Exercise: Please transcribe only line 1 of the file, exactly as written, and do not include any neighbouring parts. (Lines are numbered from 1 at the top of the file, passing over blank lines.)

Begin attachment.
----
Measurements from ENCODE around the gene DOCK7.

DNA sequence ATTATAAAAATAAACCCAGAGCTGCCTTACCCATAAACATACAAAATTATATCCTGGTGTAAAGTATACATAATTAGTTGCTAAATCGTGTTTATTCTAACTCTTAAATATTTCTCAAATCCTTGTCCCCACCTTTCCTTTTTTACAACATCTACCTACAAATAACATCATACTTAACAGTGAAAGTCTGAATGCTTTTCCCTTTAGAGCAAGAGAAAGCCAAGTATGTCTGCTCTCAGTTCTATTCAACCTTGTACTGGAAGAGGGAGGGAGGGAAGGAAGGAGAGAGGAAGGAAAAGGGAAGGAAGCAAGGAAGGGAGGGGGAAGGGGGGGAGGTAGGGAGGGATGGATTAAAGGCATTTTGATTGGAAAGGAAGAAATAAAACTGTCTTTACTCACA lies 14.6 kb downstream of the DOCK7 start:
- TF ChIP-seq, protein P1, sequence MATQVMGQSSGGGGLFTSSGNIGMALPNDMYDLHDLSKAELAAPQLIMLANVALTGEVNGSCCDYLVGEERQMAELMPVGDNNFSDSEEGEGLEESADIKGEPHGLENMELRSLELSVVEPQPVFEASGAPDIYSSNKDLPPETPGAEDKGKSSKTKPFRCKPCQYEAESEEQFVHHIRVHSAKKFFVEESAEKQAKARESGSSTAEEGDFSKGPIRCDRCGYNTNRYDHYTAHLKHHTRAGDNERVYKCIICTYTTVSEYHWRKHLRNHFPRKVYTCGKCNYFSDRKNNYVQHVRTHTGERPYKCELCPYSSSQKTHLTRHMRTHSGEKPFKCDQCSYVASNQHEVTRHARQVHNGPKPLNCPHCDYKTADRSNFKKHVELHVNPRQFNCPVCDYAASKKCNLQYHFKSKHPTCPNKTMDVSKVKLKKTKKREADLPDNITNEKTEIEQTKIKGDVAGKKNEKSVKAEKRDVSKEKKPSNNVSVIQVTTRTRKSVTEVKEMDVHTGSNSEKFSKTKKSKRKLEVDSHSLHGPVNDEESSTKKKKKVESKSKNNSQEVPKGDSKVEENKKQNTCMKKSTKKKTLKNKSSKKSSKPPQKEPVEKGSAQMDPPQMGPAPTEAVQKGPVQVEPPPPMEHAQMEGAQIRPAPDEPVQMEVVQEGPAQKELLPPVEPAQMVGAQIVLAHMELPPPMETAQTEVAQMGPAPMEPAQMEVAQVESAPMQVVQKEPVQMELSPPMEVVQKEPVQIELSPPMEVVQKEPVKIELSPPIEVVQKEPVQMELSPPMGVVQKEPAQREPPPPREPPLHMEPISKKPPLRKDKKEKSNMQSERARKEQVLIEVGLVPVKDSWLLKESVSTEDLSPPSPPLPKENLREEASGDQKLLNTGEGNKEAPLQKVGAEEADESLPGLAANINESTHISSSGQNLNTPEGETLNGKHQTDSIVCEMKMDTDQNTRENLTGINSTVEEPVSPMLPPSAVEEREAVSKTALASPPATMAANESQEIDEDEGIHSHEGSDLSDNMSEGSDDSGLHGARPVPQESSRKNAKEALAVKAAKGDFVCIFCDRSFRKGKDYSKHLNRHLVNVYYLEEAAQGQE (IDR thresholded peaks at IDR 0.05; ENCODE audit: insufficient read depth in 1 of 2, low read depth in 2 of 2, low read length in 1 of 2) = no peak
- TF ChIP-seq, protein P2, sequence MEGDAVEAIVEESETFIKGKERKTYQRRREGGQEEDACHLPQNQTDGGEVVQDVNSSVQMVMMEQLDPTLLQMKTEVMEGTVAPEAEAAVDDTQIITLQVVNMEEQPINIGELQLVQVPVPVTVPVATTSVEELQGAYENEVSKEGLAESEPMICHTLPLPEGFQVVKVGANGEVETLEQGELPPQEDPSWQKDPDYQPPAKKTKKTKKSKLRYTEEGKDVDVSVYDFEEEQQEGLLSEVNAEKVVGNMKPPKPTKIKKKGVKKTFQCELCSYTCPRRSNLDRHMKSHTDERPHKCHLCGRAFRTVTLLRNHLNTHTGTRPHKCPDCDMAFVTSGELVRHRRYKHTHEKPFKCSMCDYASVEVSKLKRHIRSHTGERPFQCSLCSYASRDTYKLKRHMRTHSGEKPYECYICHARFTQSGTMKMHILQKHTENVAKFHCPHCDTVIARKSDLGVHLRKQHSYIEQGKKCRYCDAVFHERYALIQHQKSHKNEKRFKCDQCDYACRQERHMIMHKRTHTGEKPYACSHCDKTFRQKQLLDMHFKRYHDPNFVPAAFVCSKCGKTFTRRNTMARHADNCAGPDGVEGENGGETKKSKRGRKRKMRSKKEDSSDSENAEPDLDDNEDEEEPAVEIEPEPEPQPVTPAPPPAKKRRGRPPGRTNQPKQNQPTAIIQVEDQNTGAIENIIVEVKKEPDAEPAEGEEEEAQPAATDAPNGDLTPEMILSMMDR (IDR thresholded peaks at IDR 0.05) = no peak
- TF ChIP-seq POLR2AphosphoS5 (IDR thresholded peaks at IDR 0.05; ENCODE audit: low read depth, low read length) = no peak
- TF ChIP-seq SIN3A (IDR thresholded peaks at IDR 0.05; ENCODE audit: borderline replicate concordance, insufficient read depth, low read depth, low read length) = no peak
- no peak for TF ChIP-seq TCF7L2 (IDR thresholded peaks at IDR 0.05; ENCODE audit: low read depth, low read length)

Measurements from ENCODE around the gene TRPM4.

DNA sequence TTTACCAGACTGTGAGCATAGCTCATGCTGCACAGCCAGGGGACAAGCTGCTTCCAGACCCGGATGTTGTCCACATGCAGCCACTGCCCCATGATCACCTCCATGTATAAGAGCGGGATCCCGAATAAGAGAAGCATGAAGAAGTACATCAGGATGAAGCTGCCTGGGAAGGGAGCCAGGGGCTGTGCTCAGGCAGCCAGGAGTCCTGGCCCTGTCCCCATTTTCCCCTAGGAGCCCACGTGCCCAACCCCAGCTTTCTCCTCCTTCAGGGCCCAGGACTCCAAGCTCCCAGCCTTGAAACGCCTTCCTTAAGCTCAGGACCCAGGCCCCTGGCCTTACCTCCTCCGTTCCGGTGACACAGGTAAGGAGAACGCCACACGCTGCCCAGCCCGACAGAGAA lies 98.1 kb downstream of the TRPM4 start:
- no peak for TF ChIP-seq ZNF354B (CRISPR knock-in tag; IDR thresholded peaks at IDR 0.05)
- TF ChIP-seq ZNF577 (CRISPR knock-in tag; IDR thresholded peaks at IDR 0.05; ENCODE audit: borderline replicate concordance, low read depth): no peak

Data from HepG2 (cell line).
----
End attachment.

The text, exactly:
Measurements from ENCODE around the gene DOCK7.